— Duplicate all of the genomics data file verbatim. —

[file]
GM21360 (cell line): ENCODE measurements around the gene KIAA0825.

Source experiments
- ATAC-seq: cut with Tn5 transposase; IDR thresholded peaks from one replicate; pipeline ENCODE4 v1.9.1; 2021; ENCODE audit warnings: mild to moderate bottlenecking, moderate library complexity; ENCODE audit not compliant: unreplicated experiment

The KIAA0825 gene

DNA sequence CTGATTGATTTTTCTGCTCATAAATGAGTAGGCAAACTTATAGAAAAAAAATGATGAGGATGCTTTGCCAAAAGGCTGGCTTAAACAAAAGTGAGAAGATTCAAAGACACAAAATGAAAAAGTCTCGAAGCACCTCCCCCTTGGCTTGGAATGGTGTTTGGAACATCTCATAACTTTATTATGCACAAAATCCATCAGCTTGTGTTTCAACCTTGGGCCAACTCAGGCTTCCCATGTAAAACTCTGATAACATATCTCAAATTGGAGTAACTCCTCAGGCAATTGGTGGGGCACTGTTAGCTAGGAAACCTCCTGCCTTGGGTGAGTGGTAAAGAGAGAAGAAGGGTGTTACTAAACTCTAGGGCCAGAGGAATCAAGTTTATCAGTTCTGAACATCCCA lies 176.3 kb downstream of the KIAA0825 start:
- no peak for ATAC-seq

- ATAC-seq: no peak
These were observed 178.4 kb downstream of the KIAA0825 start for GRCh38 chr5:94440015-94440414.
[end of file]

GM21360 (cell line): ENCODE measurements around the gene KIAA0825.

Source experiments
- ATAC-seq: cut with Tn5 transposase; IDR thresholded peaks from one replicate; pipeline ENCODE4 v1.9.1; 2021; ENCODE audit warnings: mild to moderate bottlenecking, moderate library complexity; ENCODE audit not compliant: unreplicated experiment

The KIAA0825 gene

DNA sequence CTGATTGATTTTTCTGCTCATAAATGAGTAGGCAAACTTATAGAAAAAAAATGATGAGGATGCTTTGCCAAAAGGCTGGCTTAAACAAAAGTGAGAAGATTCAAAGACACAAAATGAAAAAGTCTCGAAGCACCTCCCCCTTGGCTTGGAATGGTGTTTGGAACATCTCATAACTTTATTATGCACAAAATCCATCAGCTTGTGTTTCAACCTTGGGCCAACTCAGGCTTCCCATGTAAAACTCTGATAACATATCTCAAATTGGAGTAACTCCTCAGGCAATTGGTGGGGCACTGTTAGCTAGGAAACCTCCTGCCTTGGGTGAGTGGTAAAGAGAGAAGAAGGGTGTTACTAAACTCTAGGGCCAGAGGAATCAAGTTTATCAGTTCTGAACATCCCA lies 176.3 kb downstream of the KIAA0825 start:
- no peak for ATAC-seq

- ATAC-seq: no peak
These were observed 178.4 kb downstream of the KIAA0825 start for GRCh38 chr5:94440015-94440414.